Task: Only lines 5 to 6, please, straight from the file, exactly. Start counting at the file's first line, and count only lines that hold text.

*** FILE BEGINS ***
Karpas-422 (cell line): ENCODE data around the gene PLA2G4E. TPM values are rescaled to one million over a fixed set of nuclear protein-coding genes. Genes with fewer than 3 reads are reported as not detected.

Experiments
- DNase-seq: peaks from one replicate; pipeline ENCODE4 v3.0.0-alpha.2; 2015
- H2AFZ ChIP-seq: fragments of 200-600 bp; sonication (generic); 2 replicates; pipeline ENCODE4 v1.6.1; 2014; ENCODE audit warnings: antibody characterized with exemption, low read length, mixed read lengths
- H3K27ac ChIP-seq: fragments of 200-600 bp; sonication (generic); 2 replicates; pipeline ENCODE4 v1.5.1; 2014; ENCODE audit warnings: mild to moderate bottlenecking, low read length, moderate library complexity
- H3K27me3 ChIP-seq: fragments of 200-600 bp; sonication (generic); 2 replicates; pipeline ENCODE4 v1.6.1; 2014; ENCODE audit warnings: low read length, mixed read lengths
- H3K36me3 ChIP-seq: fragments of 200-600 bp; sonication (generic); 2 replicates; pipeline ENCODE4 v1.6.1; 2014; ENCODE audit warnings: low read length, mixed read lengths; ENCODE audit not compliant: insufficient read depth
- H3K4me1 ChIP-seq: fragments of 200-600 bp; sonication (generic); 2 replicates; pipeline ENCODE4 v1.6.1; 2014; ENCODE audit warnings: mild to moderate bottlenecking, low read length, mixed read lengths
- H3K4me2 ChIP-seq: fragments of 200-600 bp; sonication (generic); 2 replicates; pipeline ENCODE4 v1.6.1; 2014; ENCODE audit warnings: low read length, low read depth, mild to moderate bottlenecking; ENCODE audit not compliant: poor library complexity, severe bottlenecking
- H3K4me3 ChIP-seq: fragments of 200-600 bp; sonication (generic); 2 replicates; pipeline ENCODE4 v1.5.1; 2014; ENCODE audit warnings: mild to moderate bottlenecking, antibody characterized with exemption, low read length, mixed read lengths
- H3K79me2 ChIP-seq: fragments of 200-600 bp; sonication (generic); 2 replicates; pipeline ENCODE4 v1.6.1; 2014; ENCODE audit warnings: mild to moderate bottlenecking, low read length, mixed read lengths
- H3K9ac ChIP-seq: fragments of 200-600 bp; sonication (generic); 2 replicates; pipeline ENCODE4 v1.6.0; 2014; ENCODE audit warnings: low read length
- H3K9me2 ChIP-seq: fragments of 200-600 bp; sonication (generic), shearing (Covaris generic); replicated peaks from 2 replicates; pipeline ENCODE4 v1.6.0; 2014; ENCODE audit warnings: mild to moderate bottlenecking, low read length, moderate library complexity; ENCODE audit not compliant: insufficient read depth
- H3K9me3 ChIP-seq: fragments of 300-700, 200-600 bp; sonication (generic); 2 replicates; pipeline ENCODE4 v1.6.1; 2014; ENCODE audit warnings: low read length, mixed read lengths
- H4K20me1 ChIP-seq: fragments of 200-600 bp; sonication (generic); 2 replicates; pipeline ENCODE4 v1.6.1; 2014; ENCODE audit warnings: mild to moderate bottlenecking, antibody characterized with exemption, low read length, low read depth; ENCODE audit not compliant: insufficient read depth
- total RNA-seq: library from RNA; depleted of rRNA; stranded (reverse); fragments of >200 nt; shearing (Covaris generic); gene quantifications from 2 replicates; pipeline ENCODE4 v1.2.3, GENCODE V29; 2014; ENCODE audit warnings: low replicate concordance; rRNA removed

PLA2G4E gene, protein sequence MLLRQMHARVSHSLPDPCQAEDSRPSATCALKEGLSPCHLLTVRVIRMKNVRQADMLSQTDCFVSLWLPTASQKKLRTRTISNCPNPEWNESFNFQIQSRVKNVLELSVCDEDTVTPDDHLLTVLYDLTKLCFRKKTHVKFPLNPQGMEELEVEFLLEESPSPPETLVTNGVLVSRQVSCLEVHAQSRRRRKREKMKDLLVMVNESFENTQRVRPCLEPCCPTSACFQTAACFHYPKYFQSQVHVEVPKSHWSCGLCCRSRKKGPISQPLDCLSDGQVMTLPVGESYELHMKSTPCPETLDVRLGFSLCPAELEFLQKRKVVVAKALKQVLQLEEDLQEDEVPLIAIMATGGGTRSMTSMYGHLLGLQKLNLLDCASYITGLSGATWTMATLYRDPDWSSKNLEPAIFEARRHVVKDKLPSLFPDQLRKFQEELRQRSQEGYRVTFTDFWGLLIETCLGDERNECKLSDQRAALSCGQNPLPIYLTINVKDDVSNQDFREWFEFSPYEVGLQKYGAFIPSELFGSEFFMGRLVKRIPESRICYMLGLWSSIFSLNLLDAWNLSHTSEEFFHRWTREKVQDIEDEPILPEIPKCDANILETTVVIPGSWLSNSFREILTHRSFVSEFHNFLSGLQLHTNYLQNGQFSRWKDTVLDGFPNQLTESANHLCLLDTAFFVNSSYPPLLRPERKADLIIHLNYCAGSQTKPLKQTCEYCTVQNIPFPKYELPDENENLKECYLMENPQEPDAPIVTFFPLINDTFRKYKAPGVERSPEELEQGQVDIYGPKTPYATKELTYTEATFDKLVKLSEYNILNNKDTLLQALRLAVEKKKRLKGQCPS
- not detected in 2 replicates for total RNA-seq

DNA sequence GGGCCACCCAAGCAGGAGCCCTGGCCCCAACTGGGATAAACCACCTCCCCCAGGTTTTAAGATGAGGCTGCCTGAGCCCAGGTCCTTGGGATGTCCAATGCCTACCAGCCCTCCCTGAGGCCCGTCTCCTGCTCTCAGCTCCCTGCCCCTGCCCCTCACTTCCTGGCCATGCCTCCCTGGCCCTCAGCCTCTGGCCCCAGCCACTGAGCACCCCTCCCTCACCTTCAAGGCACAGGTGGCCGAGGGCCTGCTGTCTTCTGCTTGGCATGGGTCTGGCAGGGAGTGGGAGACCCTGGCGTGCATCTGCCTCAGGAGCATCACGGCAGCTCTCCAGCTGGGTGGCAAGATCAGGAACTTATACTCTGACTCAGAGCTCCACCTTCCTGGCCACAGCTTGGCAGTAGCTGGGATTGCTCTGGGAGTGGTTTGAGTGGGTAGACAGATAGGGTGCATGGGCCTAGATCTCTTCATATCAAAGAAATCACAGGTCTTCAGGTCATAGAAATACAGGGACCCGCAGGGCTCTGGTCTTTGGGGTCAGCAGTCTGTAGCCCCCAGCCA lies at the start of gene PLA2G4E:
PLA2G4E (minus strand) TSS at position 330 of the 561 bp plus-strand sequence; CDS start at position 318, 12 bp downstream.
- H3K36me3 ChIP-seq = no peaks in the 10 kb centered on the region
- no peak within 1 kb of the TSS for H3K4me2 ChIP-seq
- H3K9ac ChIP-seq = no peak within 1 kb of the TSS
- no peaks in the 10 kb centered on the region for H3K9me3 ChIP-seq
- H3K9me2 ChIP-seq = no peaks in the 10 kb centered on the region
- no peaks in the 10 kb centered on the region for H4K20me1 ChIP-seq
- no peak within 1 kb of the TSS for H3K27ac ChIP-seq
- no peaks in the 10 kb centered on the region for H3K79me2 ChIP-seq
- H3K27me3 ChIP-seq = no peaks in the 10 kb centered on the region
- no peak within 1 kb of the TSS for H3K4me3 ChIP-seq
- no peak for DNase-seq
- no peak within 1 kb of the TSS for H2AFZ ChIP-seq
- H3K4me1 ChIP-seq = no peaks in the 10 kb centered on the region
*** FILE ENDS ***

- H3K27ac ChIP-seq: fragments of 200-600 bp; sonication (generic); 2 replicates; pipeline ENCODE4 v1.5.1; 2014; ENCODE audit warnings: mild to moderate bottlenecking, low read length, moderate library complexity
- H3K27me3 ChIP-seq: fragments of 200-600 bp; sonication (generic); 2 replicates; pipeline ENCODE4 v1.6.1; 2014; ENCODE audit warnings: low read length, mixed read lengths